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Posted: 1/23/2002 3:34:00 PM EDT
It's my understanding that the actual definition of a 'grenade launcher' as applied to an assault rifle is that it is not the same as an M79 or M203 mounted on your AR, but instead it is any muzzle brake or flash hider or other item that can be used to launch rifle grenades, and that the military type flash hiders as found on M16's and preban configured AR's is in fact such a grenade launcher, to be used in conjunction with a blank cartridge for propulsion. So, if this is the case, what specifically is the significant attribute that differentiates between a muzzle brake that is NOT a grenade launcher, and one that IS a grenade launcher? Might it be, first, the diameter? I'm wondering if I could trim down the outer diameter of an issue flash hider and also cut out its inner vanes so that it no longer functions as a flash hider, and no longer meets the specifications of a grenade launcher, too? Then weld or silver solder it on to meet that requirement for permanent attachment. Any opinions? Seems like this may be a good letter to send off to the BATF. CJ
Link Posted: 1/23/2002 4:44:55 PM EDT
A NATO standard 22mm muzzle device is considered a grenade launcher (for slipover rifle grenades). Any muzzle device which could function as such a launcher is therefore a prohibited feature on a post-ban semi auto with a detachable magazine. What this means is that any muzzle device for post-ban use must be enough larger or smaller than the NATO 22mm standard that it cannot functions as a rifle grenade launcher. Most of the post-ban legal brakes/compensators are larger around than the restricted 22mm, although it should be legal to produce a muzzle device of significantly smaller diameter, as well, and have it be legal.
Link Posted: 1/23/2002 4:51:08 PM EDT
Thanks for the info. I figure that knocking off 2 mm off the diameter would result in this not being serviceable as a launcher since the amount of slop that would result would result in highly inaccurate and unsafe operation. I'd also like to find out if cutting the fins out of a brake would disable its flash hider capabilities. CJ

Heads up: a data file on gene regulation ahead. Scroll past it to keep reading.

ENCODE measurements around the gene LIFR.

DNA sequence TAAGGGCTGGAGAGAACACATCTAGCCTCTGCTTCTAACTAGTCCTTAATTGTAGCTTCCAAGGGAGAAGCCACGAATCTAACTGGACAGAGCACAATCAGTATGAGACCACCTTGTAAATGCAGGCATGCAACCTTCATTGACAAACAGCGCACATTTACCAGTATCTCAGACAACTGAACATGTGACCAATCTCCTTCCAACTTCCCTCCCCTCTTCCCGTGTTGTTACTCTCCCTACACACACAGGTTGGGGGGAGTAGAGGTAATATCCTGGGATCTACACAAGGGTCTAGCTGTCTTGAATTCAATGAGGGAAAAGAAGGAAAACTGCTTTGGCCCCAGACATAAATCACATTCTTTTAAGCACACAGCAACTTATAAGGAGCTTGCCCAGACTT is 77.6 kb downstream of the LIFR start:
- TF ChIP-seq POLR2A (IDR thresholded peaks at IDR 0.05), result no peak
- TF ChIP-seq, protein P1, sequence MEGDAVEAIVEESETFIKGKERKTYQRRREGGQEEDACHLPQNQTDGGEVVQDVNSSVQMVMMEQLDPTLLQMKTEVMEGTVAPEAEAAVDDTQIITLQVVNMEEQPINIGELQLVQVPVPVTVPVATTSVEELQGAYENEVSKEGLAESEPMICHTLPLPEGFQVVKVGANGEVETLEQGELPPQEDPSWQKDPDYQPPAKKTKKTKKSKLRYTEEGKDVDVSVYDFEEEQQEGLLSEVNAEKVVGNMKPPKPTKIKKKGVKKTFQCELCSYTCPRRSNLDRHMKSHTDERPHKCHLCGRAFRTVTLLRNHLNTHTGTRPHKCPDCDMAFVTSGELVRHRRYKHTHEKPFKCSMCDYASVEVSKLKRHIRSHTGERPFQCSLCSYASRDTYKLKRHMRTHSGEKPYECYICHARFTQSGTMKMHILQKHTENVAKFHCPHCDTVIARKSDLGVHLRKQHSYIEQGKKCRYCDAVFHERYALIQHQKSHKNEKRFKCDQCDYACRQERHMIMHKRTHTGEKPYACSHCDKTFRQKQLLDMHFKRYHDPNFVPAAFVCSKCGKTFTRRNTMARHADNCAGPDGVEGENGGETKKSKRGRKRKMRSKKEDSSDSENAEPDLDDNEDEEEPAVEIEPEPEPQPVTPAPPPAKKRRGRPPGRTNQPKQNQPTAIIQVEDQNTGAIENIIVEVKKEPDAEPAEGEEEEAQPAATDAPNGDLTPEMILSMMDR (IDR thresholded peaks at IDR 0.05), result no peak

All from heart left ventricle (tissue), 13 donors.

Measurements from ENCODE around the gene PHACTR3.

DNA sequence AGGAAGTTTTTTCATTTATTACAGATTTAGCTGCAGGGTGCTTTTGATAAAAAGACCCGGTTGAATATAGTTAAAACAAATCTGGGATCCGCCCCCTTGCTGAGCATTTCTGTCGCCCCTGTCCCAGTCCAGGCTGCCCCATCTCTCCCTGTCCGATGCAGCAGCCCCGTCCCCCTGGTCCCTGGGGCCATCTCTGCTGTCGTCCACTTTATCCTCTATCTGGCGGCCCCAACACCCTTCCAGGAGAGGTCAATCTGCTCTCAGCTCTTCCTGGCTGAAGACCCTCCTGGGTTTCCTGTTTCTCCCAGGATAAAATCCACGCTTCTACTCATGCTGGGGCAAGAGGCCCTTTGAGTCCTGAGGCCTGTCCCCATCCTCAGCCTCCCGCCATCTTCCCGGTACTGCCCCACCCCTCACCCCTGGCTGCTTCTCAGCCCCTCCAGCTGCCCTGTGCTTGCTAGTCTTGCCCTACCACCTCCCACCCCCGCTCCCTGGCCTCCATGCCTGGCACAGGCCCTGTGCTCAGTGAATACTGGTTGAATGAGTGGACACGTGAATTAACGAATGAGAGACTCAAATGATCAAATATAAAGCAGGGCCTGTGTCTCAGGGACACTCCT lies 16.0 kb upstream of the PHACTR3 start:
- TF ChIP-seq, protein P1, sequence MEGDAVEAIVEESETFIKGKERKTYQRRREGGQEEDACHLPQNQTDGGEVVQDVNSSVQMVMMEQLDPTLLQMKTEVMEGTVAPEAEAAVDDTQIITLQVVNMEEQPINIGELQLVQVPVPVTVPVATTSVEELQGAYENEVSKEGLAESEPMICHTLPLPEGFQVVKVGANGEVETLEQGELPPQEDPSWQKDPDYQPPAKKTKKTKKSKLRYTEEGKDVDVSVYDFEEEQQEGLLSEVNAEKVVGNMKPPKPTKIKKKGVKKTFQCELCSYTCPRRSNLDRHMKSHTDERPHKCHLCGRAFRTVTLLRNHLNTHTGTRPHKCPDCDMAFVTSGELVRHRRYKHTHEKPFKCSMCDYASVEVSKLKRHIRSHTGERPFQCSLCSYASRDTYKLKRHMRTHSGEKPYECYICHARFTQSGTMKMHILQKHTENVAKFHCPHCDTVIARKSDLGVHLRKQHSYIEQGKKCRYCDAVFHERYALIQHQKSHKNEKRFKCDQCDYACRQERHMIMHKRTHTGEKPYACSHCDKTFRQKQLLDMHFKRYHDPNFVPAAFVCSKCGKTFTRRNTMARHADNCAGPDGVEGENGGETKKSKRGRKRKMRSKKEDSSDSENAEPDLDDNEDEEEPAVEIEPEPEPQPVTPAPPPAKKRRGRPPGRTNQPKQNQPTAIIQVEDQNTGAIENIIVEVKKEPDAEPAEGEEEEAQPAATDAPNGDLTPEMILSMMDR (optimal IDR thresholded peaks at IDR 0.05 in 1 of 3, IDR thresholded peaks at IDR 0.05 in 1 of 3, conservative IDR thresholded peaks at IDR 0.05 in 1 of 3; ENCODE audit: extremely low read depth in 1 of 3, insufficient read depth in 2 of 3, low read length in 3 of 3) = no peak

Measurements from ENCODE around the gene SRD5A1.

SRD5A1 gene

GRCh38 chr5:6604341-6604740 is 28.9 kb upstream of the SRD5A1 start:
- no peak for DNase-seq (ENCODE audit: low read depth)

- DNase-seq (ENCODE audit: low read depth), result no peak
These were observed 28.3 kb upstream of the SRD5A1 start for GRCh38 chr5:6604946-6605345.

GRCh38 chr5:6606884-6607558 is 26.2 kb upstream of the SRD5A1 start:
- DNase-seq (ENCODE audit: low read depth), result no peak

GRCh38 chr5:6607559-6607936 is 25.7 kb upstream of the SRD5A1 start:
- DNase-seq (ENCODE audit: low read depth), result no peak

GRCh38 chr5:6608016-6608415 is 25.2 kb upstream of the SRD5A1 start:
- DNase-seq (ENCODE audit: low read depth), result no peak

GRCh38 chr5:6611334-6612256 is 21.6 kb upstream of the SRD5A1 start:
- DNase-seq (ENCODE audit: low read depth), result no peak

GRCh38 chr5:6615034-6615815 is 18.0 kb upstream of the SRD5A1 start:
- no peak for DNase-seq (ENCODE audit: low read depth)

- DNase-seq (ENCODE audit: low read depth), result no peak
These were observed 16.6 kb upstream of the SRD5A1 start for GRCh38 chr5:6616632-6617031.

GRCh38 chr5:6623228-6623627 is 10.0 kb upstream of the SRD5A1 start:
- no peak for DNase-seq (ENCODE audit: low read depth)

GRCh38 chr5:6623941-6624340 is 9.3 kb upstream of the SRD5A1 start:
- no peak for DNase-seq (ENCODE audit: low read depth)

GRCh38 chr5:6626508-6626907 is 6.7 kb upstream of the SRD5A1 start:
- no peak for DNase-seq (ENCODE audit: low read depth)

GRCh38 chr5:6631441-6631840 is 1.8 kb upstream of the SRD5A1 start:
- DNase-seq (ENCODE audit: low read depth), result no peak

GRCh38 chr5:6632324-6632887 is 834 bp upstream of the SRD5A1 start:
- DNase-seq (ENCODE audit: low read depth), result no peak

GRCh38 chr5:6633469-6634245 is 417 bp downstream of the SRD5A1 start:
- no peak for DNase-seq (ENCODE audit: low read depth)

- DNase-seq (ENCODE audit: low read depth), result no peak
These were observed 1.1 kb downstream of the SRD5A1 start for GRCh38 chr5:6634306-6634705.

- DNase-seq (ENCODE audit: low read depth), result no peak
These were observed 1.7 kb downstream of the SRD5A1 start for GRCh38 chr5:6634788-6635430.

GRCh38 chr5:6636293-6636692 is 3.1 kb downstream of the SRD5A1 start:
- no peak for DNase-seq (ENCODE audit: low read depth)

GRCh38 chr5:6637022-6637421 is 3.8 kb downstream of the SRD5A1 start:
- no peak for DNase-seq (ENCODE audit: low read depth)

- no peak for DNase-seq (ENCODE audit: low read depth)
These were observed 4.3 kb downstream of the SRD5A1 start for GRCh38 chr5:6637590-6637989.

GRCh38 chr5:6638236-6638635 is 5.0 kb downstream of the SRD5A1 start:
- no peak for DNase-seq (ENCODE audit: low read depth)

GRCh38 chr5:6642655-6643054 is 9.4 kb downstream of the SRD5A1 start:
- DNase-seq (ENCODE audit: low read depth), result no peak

Link Posted: 1/23/2002 10:05:48 PM EDT
Link Posted: 1/24/2002 4:50:56 PM EDT
I've occasionally wondered what the ATF's classification of a 22mm bull barrel - otherwise bare and postban legal... [:)]
Link Posted: 2/14/2002 3:38:05 AM EDT
I have not researched this so I'll leave it to Circuits and Troy in the short term. However, my Wilson brake does appear to be the same diameter as the A2 f/h. I'll measure tonight (might also call Wilson), however, their look-a-likes are ATF approved.
Link Posted: 2/14/2002 4:30:00 AM EDT
FWIW, Wilson brakes are larger than an A2 FS.
Link Posted: 2/14/2002 4:41:03 AM EDT
(18 U.S.C. sec. 921 (a) (30): The term "semiautomatic assault weapon" means-- (A) any of the firearms, or copies or duplicates of the firearms in any caliber, known as-- (i) Norinco, Mitchell, and Poly Technologies Avtomat Kalashnikovs (all models); (ii) Action Arms Israeli Military Industries UZI and Galil; (iii) Beretta Ar70 (SC-70); (iv) Colt AR-15; (v) Fabrique National FN/FAL, FN/LAR, and FNC; (vi) SWD M-10, M-11, M-11/9, and M-12; (vii) Steyr AUG; (viii) INTRATEC TEC-9, TEC-DC9 and TEC-22; and (ix) revolving cylinder shotguns, such as (or similar to) the Street Sweeper and Striker 12; (B) a semiautomatic rifle that has an ability to accept a detachable magazine and has at least 2 of-- (i) a folding or telescoping stock; (ii) a pistol grip that protrudes conspicuously beneath the action of the weapon; (iii) a bayonet mount; (iv) a flash suppressor or threaded barrel designed to accommodate a flash suppressor; and (v) a grenade launcher; Note carefully the wording of B iv/v. It seems to me the "and" ties the two together. What do you think Steve-in-Va?